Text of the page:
Madrid board discusses potential horse arena

Nearly 40 Madrid residents gathered to listen and voice their opinions on whether or not to allow a prospective horse arena within city limits at a special meeting of the Madrid Village Board on July 23. 

A change of zoning to allow livestock would be needed on the 501 S Ford property currently owned by John Harms.

Currently, no livestock is allowed within city limits per village ordinance. 

Madrid Village Board Chairman Nick Ross announced that only residents living within city limits and the people purchasing the property were allowed to speak. 

Ross asked the people looking to buy the property, Joe and Diane Finney, to stand and introduce themselves. 

Ross asked if they would give their intentions for the property and they referenced their letter to the editor printed in the Grant Tribune on July 18.

When Ross asked if they had any questions, Diane suggested letting the residents share their concerns and questions. 

“We know what we want our intentions to be. We need to know how the community feels about those intentions,” said Diane. 

When asked about zoning and livestock in city limits, Ross said some of that has to do with the Wellhead Protection Act. 

Nebraska’s Wellhead Protection Program, is a voluntary program which assists communities in preventing contamination of their water supplies. The Nebraska Legislature passed LB 1161 in 1998, authorizing the Wellhead Protection Area Act. The Village of Madrid implemented a Wellhead Protection plan in 2001. 

Ross said they had a mess with the town’s appearance some 20 years ago, and as a board, they began cleaning up town and decided not to allow livestock within city limits. 

They have turned away several people asking to have livestock in town. Board Member Mark Heil said his concern in allowing the horse arena was where to stop when other requests come in. 

“It seems like we have two choices: keep it status quo or let everybody have all the animals they want in town,” said Heil.

Some commented that the property wasn’t really in town since it’s on the edge, but the board said legally it was in city limits. 

Diane said they didn’t understand when they made the offer on the property that there would be so many technicalities. 

The couple sold their Harrison, Wyoming ranch on a 1031 exchange four weeks ago, which dictates they must purchase an income-producing property. They have 45 days from the date of sale to name properties to close on.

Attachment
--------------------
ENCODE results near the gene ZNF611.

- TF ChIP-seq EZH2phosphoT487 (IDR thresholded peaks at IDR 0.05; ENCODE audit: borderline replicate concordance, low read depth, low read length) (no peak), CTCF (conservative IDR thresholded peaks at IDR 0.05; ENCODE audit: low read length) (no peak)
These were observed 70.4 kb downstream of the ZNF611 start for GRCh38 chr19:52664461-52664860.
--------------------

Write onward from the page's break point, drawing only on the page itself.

“That’s where the problem comes in, because we have to have livestock to turn it into an income-producing property,” said Diane. 

She said they can’t have just a few horses on the property because it wouldn’t make sense for them financially. She added they couldn’t give the board a definite number as it would change with different events and interest. 

Joe said their hope is that as time goes on, more people become involved. Therefore more livestock would be on the property than would be there at the beginning. 

Ross said it made it difficult for them to make a decision without knowing definite numbers.

A suggestion was made to annex the property out of city limits, but Attorney Joel Phillips said that could not be done within the time constraints. 

A neighbor to the property said she was against having that much livestock in town. She said before the arena was built, the horse barn across the street created flies and piled-up manure. The grass turned to dirt. They couldn’t open their windows because the smell and flies were so bad. 

Many spoke in favor of the arena, the opportunities it would provide and the business it would bring to what one called a dying town.

Someone else mentioned the property is on city water, which would be another problem to deal with. 

The Finneys volunteered to leave to allow the community to speak freely without them there. 

Ross said he had not spoken with the rest of the board, but he himself was not against taking some of the property out of the city limits to put some livestock on it. 

He said he would like to find a happy medium to work with them. 

After discussing several more potential scenarios, the board met in executive session to seek legal counsel. 

According to the meeting minutes, the board, after coming out of executive session,voted unanimously, with member John Harms abstaining, to do preliminary research on wellhead protection, changing zoning to agricultural, checking with the Nebraska Department of Environmental Quality, changing ordinances to allow animals in town and how long the process could take.

The Grant Tribune-Sentinel

308-352-4311 (Phone)
308-352-4101 (Fax)

PO Box 67
327 Central Ave in Grant
Grant NE 69140